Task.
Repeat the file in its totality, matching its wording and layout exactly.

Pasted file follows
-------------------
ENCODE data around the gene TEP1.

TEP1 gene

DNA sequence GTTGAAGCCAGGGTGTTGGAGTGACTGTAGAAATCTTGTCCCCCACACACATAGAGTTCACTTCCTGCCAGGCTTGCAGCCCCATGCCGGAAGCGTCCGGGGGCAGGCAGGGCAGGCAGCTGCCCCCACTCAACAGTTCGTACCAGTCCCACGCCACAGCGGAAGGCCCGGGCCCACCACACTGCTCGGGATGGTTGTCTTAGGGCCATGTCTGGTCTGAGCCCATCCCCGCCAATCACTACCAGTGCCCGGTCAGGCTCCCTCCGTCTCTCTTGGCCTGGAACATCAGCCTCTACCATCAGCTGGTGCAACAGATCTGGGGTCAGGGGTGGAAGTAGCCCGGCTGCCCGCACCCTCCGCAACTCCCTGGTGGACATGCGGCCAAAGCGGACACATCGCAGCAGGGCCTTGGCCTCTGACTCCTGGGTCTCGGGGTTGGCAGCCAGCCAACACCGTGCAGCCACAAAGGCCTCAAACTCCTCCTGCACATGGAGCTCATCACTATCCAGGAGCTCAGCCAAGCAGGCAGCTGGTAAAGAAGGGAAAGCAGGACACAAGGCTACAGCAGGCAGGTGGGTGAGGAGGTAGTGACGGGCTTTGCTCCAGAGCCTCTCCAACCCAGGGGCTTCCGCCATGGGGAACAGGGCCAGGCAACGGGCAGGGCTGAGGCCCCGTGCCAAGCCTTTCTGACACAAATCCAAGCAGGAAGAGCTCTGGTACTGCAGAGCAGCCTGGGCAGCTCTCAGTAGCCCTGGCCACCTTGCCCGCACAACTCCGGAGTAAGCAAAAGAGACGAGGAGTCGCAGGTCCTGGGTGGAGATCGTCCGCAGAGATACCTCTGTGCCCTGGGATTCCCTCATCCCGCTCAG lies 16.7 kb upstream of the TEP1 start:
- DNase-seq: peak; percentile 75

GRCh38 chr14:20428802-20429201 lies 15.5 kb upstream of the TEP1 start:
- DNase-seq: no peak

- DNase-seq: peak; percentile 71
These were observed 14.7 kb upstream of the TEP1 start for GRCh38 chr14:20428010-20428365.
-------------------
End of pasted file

ENCODE data around the gene TEP1.

TEP1 gene

DNA sequence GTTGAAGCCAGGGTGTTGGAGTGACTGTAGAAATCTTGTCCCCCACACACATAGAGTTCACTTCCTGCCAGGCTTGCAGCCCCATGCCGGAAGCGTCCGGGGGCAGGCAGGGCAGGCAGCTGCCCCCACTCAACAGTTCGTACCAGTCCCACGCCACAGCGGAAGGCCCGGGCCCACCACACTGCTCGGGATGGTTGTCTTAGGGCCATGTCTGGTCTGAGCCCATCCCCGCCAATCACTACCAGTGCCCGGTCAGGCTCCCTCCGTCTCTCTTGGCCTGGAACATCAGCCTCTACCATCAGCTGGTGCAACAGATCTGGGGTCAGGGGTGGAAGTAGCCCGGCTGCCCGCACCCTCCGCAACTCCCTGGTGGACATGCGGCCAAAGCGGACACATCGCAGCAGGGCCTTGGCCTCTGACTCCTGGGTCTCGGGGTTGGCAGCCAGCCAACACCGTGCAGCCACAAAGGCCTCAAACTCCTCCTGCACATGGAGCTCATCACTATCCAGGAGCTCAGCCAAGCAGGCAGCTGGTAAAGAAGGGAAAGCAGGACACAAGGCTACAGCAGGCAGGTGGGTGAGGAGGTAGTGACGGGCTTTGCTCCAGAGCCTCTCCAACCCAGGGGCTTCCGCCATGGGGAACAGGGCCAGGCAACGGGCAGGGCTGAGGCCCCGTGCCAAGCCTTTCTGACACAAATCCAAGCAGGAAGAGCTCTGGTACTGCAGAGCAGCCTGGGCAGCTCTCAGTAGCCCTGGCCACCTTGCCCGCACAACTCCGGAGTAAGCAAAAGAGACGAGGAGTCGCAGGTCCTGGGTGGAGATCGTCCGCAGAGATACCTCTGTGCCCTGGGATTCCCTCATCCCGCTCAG lies 16.7 kb upstream of the TEP1 start:
- DNase-seq: peak; percentile 75

GRCh38 chr14:20428802-20429201 lies 15.5 kb upstream of the TEP1 start:
- DNase-seq: no peak

- DNase-seq: peak; percentile 71
These were observed 14.7 kb upstream of the TEP1 start for GRCh38 chr14:20428010-20428365.